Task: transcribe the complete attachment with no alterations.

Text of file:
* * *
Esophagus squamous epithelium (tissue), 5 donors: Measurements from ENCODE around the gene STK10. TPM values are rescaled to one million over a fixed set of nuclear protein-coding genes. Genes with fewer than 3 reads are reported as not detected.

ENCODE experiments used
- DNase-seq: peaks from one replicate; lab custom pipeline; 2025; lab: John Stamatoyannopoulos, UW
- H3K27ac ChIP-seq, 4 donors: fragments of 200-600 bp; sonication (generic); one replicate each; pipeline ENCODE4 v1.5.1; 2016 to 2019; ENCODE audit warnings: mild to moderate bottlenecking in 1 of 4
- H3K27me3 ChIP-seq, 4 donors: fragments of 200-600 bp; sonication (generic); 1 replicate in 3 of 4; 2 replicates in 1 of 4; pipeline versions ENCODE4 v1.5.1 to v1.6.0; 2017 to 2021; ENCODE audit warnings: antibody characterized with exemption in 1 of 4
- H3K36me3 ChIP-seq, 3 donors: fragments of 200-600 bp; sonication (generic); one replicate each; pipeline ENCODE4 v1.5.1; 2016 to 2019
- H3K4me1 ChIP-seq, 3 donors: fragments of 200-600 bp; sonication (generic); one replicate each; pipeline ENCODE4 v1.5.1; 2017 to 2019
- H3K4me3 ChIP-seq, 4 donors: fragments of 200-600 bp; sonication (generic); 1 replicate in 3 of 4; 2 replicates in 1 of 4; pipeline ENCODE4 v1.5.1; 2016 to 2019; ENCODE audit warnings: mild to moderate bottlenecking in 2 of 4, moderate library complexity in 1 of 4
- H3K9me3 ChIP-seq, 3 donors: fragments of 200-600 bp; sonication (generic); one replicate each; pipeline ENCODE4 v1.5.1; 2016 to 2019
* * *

Esophagus squamous epithelium (tissue), 5 donors: Measurements from ENCODE around the gene STK10. TPM values are rescaled to one million over a fixed set of nuclear protein-coding genes. Genes with fewer than 3 reads are reported as not detected.

ENCODE experiments used
- DNase-seq: peaks from one replicate; lab custom pipeline; 2025; lab: John Stamatoyannopoulos, UW
- H3K27ac ChIP-seq, 4 donors: fragments of 200-600 bp; sonication (generic); one replicate each; pipeline ENCODE4 v1.5.1; 2016 to 2019; ENCODE audit warnings: mild to moderate bottlenecking in 1 of 4
- H3K27me3 ChIP-seq, 4 donors: fragments of 200-600 bp; sonication (generic); 1 replicate in 3 of 4; 2 replicates in 1 of 4; pipeline versions ENCODE4 v1.5.1 to v1.6.0; 2017 to 2021; ENCODE audit warnings: antibody characterized with exemption in 1 of 4
- H3K36me3 ChIP-seq, 3 donors: fragments of 200-600 bp; sonication (generic); one replicate each; pipeline ENCODE4 v1.5.1; 2016 to 2019
- H3K4me1 ChIP-seq, 3 donors: fragments of 200-600 bp; sonication (generic); one replicate each; pipeline ENCODE4 v1.5.1; 2017 to 2019
- H3K4me3 ChIP-seq, 4 donors: fragments of 200-600 bp; sonication (generic); 1 replicate in 3 of 4; 2 replicates in 1 of 4; pipeline ENCODE4 v1.5.1; 2016 to 2019; ENCODE audit warnings: mild to moderate bottlenecking in 2 of 4, moderate library complexity in 1 of 4
- H3K9me3 ChIP-seq, 3 donors: fragments of 200-600 bp; sonication (generic); one replicate each; pipeline ENCODE4 v1.5.1; 2016 to 2019